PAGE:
Even when war is over its detritus often lingers on, continuing to present a deadly hazard long after the guns have gone silent.
Many countries trying to return to a semblance of normality after years of conflict are still suffering from millions of landmines which, as well as endangering life and limb, make roads impassable and vast tracts of land unusable.
Landmines and unexploded ordnance are estimated to claim 8,000 lives a year and maim around 20,000 people across more than 80 countries.
Traditionally, these munitions have been destroyed by exploding them, but a significant risk to both life and the environment remains. Also current technologies are often expensive to make, slow to use and require expert knowledge.
Now UK scientists, backed by the Department for International Develpment, have invented a new anti-landmine device, nicknamed "Dragon".
This works like a pyrotechnic torch which burns out a landmine with a very hot flame rather than exploding it over a wide area. Personal safety is increased and risk of land contamination reduced.
De-mining specialists Disarmco and explosive experts at Cranfield University have jointly developed Dragon and say it has been constructed with low-cost materials which are readily available around the world.
The torches are fully portable and do not require specialist knowledge or expensive training to operate, thus they can be used safely by local communities.
The technology's safe and environmentally-friendly qualities have caught the eye of several charities involved in mine clearance and, with their backing, Dragons could soon be winging their way to every corner of the globe.
Cranfield University: www.cranfield.ac.uk
Throughout its relatively short history, TV animation has been a notoriously expensive and painstaking business, generally accessible only to larger companies and studios.
But European researchers say they have developed a new motion animation system that can easily and cheaply create animated characters based on the real-time movements of human actors.
The system uses motion recognition software developed by Humodan, a Spanish-led IT project, which in conjunction with a PC and two cameras recognises the facets of the person being recorded, such as the colour of their skin and the length of their limbs, and reproduces their movements in animated character.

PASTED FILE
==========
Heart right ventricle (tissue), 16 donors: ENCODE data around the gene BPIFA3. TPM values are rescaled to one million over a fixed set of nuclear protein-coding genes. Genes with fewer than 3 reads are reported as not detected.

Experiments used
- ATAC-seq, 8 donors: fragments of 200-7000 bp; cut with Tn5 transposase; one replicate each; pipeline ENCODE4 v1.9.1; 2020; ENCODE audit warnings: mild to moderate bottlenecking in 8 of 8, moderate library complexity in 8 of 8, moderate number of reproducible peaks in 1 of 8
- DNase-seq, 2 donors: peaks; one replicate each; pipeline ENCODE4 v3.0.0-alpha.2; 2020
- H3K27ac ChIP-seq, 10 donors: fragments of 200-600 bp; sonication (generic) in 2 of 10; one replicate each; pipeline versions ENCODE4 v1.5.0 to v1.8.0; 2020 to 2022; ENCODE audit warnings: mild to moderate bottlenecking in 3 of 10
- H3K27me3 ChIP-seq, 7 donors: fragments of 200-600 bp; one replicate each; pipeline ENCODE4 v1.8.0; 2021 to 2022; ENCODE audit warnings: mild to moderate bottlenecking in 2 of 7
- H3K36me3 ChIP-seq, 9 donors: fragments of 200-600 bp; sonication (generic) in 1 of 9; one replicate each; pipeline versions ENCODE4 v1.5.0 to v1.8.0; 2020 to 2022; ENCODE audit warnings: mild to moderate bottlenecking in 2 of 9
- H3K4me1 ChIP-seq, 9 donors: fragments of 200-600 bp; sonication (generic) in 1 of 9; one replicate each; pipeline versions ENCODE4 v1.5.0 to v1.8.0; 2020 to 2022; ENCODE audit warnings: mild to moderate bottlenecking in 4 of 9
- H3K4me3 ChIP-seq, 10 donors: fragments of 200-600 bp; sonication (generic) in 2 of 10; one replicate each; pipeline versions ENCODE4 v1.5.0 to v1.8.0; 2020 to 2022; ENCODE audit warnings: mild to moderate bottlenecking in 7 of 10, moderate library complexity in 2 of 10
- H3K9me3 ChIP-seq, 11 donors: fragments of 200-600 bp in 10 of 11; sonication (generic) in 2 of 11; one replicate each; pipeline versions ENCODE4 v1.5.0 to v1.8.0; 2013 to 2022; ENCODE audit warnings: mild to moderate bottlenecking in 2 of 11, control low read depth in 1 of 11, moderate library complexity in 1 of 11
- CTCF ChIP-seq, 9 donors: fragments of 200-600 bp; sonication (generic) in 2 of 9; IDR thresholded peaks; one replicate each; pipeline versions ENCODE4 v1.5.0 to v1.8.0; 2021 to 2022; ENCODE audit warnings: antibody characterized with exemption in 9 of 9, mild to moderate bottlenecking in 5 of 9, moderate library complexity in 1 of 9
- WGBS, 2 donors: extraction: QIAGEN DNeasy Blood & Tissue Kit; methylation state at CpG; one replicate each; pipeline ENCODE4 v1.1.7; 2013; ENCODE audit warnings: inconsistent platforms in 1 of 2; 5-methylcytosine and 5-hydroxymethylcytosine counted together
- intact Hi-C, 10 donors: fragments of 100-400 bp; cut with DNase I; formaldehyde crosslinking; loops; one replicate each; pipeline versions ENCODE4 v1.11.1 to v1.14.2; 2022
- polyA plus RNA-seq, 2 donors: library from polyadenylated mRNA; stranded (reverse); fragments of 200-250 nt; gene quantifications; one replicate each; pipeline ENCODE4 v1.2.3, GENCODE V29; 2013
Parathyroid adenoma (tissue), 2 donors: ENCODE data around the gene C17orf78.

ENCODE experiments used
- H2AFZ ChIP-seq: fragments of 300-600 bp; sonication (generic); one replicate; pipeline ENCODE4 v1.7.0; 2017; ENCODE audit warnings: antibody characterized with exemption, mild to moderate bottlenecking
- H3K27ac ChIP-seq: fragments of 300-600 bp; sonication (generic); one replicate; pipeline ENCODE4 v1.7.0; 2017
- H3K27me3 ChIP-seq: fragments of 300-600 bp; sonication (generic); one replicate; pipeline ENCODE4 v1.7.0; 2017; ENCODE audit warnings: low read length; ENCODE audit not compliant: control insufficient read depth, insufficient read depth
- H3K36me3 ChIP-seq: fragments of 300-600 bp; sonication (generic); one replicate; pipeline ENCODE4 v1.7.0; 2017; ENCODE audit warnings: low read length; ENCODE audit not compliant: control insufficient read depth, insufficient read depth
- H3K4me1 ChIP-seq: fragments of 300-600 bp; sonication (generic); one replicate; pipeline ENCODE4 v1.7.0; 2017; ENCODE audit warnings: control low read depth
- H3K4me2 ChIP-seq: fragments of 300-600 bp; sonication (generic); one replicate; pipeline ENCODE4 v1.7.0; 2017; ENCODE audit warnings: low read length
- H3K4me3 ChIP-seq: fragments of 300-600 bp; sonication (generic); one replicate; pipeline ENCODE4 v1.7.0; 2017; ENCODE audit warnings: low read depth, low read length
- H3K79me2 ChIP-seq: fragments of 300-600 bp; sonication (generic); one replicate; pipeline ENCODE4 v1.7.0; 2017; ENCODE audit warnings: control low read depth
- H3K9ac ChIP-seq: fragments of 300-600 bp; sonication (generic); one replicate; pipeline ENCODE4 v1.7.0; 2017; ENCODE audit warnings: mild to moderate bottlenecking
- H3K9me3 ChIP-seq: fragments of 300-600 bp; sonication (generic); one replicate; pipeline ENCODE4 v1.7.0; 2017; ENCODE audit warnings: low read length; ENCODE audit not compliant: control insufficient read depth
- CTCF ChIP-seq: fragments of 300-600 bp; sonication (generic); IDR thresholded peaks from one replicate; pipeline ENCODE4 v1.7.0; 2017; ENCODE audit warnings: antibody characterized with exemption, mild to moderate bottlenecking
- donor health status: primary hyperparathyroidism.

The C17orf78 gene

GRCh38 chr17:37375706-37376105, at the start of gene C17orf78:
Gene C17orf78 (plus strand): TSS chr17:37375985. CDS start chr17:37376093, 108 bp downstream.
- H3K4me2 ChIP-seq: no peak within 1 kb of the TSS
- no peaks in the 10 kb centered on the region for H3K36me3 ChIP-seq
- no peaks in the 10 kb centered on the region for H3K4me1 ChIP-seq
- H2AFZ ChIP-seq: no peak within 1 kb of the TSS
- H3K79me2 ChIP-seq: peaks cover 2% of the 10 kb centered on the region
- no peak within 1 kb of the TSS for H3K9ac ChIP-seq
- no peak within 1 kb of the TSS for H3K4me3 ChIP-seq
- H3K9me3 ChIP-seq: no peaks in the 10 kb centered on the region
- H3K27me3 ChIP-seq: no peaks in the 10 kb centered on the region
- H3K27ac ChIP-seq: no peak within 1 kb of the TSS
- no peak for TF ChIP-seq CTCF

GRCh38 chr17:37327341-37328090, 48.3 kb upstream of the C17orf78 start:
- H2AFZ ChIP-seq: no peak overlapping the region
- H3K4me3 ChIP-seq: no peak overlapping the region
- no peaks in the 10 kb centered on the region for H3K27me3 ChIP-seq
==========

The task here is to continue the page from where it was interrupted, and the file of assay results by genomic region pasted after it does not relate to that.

Unlike other systems, Humodan does not require sensors or markers to be placed all over the actor's body but records its movements and animates them using state-of-the-art image processing and synthesis techniques.
Not only does the system allow fast, real-time animation but it offers enormous cost savings, opening the door for smaller production companies to create interactive virtual reality environments. Traditional systems can cost as much as €200,000 whereas the estimated cost of Humodan would be between €3,000 and €6,000.
Humodan project: www.humodan.com
Anyone who has wasted a morning recharging their car battery will appreciate a new battery from Toshiba that promises to make long recharge times a thing of the past by using nanotechnology.
The Japanese company claims its new lithium-ion battery recharges 80 per cent of its power in only one minute, about 60 times faster than similar batteries in circulation.
In addition, the battery has a long life cycle, losing only one per cent of capacity after 1,000 cycles of discharging and recharging and can operate at very low temperatures.
Toshiba applies nanomaterial technology to battery cell-making by using nano-particles to prevent organic liquid electrolytes from reducing during battery recharging.
The nano-particles quickly absorb and store vast amounts of lithium ions, without causing any deterioration in the electrode.
Toshiba, which intends to bring the new battery on to the market in 2006 - initially in the automotive and industrial sectors - says it is also eco-friendly as it saves and re-uses energy that was previously wasted.
Toshiba Corporation: www.toshiba.co.jp/index.htm
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